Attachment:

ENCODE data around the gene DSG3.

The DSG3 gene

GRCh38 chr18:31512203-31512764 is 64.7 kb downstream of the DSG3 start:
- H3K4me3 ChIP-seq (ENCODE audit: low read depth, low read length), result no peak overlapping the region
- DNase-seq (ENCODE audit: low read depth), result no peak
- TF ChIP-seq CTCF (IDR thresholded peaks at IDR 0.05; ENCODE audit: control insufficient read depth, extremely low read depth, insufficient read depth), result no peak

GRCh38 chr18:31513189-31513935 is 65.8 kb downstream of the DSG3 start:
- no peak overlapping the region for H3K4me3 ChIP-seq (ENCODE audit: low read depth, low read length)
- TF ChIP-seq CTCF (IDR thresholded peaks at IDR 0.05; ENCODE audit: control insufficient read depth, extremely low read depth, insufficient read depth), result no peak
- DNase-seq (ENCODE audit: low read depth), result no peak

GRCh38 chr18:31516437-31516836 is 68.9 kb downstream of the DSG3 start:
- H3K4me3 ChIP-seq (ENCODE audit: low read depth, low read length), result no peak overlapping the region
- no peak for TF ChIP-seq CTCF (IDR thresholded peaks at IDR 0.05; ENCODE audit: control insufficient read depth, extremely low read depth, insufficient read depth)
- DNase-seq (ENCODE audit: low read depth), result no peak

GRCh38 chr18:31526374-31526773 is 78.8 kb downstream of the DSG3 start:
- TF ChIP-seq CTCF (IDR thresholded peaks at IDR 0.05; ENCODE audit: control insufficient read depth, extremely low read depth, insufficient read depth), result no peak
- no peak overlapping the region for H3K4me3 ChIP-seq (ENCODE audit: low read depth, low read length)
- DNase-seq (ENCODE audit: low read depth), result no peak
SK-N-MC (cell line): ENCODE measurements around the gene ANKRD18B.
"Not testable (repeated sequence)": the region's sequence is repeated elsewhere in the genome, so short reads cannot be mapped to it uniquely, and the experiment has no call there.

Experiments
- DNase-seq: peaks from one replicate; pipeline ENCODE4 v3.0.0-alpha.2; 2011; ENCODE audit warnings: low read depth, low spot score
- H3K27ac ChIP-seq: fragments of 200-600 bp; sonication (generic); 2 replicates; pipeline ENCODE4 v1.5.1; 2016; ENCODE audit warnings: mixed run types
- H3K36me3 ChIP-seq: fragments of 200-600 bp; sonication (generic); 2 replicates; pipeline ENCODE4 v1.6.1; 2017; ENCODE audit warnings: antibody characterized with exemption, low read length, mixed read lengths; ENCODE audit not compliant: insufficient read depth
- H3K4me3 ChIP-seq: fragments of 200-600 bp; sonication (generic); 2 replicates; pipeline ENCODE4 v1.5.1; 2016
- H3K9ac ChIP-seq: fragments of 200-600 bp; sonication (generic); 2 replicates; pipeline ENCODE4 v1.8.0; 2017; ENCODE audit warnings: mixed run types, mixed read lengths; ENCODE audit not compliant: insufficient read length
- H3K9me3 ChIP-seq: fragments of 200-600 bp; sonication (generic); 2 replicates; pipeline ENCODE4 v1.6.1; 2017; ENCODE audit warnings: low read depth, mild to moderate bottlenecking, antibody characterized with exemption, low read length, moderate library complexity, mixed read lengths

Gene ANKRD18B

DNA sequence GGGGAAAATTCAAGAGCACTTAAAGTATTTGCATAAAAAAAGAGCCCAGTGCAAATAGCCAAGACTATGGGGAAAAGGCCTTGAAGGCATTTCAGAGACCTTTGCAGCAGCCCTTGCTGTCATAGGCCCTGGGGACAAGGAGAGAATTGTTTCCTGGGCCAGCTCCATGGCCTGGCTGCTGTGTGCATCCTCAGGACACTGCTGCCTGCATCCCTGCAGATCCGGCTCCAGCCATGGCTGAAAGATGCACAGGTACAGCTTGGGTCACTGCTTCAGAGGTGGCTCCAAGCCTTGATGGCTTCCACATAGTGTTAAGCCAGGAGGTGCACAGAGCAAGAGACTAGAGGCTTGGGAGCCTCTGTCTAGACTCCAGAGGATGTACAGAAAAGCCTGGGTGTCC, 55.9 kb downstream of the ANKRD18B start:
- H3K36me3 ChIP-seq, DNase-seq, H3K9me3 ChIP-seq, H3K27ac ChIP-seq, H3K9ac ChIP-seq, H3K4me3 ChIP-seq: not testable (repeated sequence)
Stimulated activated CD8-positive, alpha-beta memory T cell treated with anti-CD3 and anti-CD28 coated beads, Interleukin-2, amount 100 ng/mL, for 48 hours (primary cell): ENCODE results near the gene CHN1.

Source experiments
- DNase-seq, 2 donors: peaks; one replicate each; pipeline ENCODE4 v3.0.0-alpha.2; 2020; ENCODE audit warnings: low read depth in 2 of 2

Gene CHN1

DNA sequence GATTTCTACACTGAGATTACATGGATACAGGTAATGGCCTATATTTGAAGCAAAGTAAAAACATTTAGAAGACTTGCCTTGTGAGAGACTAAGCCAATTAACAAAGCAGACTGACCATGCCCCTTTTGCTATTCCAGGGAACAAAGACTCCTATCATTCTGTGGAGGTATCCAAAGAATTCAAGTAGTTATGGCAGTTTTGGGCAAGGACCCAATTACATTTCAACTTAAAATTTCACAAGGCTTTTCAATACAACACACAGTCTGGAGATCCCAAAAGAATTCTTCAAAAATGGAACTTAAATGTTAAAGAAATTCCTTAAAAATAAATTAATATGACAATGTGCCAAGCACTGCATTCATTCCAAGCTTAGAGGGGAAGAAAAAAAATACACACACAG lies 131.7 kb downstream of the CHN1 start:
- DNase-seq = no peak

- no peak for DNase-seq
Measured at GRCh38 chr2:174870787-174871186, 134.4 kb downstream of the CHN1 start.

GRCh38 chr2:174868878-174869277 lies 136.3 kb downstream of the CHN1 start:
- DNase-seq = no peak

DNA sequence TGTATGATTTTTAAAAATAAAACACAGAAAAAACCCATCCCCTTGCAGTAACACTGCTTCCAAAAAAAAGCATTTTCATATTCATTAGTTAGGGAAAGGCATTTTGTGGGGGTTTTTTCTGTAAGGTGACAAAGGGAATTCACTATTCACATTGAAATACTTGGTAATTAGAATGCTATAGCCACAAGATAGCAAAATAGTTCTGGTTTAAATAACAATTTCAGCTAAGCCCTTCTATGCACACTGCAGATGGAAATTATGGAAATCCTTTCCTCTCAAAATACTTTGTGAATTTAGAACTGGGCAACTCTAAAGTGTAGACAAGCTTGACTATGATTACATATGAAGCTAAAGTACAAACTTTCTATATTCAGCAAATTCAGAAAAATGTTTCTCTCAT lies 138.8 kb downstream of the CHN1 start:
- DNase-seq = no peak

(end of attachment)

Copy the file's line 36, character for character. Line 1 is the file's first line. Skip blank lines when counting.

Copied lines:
- DNase-seq = no peak